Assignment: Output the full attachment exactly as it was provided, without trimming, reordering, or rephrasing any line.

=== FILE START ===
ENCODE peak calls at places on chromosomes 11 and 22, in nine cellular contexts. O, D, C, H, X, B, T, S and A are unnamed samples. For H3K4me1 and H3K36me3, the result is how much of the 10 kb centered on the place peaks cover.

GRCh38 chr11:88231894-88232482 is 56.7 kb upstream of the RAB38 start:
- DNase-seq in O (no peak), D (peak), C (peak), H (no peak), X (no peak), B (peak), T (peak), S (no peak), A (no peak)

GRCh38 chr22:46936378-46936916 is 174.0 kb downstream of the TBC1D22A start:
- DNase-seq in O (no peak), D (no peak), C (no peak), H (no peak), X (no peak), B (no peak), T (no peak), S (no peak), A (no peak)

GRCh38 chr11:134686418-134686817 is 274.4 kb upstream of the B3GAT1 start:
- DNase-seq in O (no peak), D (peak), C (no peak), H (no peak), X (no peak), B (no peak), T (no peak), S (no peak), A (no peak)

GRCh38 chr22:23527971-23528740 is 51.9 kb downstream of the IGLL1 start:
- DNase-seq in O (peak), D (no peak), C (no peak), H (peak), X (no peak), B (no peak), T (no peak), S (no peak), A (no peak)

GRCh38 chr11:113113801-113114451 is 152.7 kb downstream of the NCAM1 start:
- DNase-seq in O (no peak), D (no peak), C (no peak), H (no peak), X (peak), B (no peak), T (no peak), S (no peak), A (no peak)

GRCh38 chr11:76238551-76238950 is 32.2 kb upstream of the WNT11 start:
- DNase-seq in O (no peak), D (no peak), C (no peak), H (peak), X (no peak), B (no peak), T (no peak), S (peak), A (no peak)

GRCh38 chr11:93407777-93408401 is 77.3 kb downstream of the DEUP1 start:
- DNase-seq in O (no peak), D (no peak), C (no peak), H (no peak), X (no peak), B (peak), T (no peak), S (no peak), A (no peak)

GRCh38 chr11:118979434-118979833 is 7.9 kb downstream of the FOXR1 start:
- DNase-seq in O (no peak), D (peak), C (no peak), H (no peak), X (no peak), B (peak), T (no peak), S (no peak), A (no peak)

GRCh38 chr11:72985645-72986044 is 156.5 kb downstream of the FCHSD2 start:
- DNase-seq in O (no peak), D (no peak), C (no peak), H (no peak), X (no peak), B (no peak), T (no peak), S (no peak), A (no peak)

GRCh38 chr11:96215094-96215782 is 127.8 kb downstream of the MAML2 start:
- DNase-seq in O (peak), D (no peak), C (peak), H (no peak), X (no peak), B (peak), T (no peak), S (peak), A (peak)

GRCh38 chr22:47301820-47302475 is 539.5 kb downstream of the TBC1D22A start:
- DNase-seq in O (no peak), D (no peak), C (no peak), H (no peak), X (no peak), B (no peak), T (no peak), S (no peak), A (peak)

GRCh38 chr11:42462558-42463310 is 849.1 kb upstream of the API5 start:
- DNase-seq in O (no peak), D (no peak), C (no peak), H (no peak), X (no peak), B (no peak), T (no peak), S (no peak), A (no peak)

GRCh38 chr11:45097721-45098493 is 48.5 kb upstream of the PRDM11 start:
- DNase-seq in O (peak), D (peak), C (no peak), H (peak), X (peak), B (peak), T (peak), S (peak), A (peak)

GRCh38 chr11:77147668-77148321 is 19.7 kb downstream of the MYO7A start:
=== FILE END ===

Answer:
ENCODE peak calls at places on chromosomes 11 and 22, in nine cellular contexts. O, D, C, H, X, B, T, S and A are unnamed samples. For H3K4me1 and H3K36me3, the result is how much of the 10 kb centered on the place peaks cover.

GRCh38 chr11:88231894-88232482 is 56.7 kb upstream of the RAB38 start:
- DNase-seq in O (no peak), D (peak), C (peak), H (no peak), X (no peak), B (peak), T (peak), S (no peak), A (no peak)

GRCh38 chr22:46936378-46936916 is 174.0 kb downstream of the TBC1D22A start:
- DNase-seq in O (no peak), D (no peak), C (no peak), H (no peak), X (no peak), B (no peak), T (no peak), S (no peak), A (no peak)

GRCh38 chr11:134686418-134686817 is 274.4 kb upstream of the B3GAT1 start:
- DNase-seq in O (no peak), D (peak), C (no peak), H (no peak), X (no peak), B (no peak), T (no peak), S (no peak), A (no peak)

GRCh38 chr22:23527971-23528740 is 51.9 kb downstream of the IGLL1 start:
- DNase-seq in O (peak), D (no peak), C (no peak), H (peak), X (no peak), B (no peak), T (no peak), S (no peak), A (no peak)

GRCh38 chr11:113113801-113114451 is 152.7 kb downstream of the NCAM1 start:
- DNase-seq in O (no peak), D (no peak), C (no peak), H (no peak), X (peak), B (no peak), T (no peak), S (no peak), A (no peak)

GRCh38 chr11:76238551-76238950 is 32.2 kb upstream of the WNT11 start:
- DNase-seq in O (no peak), D (no peak), C (no peak), H (peak), X (no peak), B (no peak), T (no peak), S (peak), A (no peak)

GRCh38 chr11:93407777-93408401 is 77.3 kb downstream of the DEUP1 start:
- DNase-seq in O (no peak), D (no peak), C (no peak), H (no peak), X (no peak), B (peak), T (no peak), S (no peak), A (no peak)

GRCh38 chr11:118979434-118979833 is 7.9 kb downstream of the FOXR1 start:
- DNase-seq in O (no peak), D (peak), C (no peak), H (no peak), X (no peak), B (peak), T (no peak), S (no peak), A (no peak)

GRCh38 chr11:72985645-72986044 is 156.5 kb downstream of the FCHSD2 start:
- DNase-seq in O (no peak), D (no peak), C (no peak), H (no peak), X (no peak), B (no peak), T (no peak), S (no peak), A (no peak)

GRCh38 chr11:96215094-96215782 is 127.8 kb downstream of the MAML2 start:
- DNase-seq in O (peak), D (no peak), C (peak), H (no peak), X (no peak), B (peak), T (no peak), S (peak), A (peak)

GRCh38 chr22:47301820-47302475 is 539.5 kb downstream of the TBC1D22A start:
- DNase-seq in O (no peak), D (no peak), C (no peak), H (no peak), X (no peak), B (no peak), T (no peak), S (no peak), A (peak)

GRCh38 chr11:42462558-42463310 is 849.1 kb upstream of the API5 start:
- DNase-seq in O (no peak), D (no peak), C (no peak), H (no peak), X (no peak), B (no peak), T (no peak), S (no peak), A (no peak)

GRCh38 chr11:45097721-45098493 is 48.5 kb upstream of the PRDM11 start:
- DNase-seq in O (peak), D (peak), C (no peak), H (peak), X (peak), B (peak), T (peak), S (peak), A (peak)

GRCh38 chr11:77147668-77148321 is 19.7 kb downstream of the MYO7A start: